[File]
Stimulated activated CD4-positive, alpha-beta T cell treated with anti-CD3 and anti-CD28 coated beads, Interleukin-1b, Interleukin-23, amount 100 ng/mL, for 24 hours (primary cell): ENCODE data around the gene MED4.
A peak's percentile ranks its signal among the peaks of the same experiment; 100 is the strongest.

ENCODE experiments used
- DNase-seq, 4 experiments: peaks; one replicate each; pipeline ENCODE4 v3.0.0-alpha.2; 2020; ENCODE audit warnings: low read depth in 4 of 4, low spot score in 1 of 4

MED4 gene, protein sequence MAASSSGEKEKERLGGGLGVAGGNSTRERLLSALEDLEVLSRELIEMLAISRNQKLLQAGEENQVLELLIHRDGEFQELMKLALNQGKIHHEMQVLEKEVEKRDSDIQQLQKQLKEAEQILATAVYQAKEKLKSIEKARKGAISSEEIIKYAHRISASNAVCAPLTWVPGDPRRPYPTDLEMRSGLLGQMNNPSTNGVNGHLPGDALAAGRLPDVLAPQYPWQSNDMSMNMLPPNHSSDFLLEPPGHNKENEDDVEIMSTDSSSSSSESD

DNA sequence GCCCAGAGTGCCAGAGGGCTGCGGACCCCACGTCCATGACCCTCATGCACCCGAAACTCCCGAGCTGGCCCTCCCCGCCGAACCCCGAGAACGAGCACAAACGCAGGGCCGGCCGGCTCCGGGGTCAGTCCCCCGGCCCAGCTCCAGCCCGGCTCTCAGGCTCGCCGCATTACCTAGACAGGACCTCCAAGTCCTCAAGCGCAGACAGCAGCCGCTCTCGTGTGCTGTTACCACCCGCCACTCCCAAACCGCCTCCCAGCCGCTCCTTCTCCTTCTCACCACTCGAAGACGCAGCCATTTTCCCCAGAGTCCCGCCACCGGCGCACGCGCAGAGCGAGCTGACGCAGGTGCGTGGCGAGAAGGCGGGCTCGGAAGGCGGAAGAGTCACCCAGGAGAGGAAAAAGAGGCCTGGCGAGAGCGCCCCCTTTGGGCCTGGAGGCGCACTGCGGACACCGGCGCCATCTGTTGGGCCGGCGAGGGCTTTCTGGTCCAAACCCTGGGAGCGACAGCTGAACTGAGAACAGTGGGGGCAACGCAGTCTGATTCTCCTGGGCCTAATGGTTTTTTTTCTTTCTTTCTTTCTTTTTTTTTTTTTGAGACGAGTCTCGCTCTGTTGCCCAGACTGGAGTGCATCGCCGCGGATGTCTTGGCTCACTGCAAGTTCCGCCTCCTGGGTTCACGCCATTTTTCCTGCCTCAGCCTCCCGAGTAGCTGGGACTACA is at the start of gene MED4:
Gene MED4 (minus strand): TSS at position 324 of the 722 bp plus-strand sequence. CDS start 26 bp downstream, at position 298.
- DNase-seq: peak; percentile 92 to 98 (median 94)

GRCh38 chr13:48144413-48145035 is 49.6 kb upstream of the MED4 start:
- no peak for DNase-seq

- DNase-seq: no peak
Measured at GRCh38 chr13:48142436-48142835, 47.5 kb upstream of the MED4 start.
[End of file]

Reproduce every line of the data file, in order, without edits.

Stimulated activated CD4-positive, alpha-beta T cell treated with anti-CD3 and anti-CD28 coated beads, Interleukin-1b, Interleukin-23, amount 100 ng/mL, for 24 hours (primary cell): ENCODE data around the gene MED4.
A peak's percentile ranks its signal among the peaks of the same experiment; 100 is the strongest.

ENCODE experiments used
- DNase-seq, 4 experiments: peaks; one replicate each; pipeline ENCODE4 v3.0.0-alpha.2; 2020; ENCODE audit warnings: low read depth in 4 of 4, low spot score in 1 of 4

MED4 gene, protein sequence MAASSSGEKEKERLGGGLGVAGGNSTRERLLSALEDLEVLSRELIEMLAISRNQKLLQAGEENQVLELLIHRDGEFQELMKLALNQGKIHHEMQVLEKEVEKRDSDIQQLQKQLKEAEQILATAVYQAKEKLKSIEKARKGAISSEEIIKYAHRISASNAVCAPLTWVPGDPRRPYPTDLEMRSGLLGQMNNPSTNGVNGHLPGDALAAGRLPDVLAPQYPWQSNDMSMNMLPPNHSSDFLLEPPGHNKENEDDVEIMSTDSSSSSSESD

DNA sequence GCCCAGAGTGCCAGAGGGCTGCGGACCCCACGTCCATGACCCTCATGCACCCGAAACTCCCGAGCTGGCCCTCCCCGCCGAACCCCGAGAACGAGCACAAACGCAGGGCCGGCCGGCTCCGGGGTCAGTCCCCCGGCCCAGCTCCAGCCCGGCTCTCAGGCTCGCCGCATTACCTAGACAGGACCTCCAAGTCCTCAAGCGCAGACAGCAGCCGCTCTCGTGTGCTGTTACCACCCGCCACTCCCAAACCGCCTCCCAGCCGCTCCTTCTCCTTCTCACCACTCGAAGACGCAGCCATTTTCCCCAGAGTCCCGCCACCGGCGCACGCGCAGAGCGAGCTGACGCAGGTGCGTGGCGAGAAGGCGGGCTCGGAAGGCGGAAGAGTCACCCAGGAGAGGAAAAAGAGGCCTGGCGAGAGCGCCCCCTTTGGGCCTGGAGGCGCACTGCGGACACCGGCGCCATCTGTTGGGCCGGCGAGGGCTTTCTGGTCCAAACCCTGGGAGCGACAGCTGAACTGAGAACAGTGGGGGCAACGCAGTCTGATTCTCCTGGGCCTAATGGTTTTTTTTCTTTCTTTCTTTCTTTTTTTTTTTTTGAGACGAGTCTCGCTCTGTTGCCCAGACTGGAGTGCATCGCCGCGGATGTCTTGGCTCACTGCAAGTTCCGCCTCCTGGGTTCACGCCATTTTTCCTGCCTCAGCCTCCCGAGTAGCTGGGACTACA is at the start of gene MED4:
Gene MED4 (minus strand): TSS at position 324 of the 722 bp plus-strand sequence. CDS start 26 bp downstream, at position 298.
- DNase-seq: peak; percentile 92 to 98 (median 94)

GRCh38 chr13:48144413-48145035 is 49.6 kb upstream of the MED4 start:
- no peak for DNase-seq

- DNase-seq: no peak
Measured at GRCh38 chr13:48142436-48142835, 47.5 kb upstream of the MED4 start.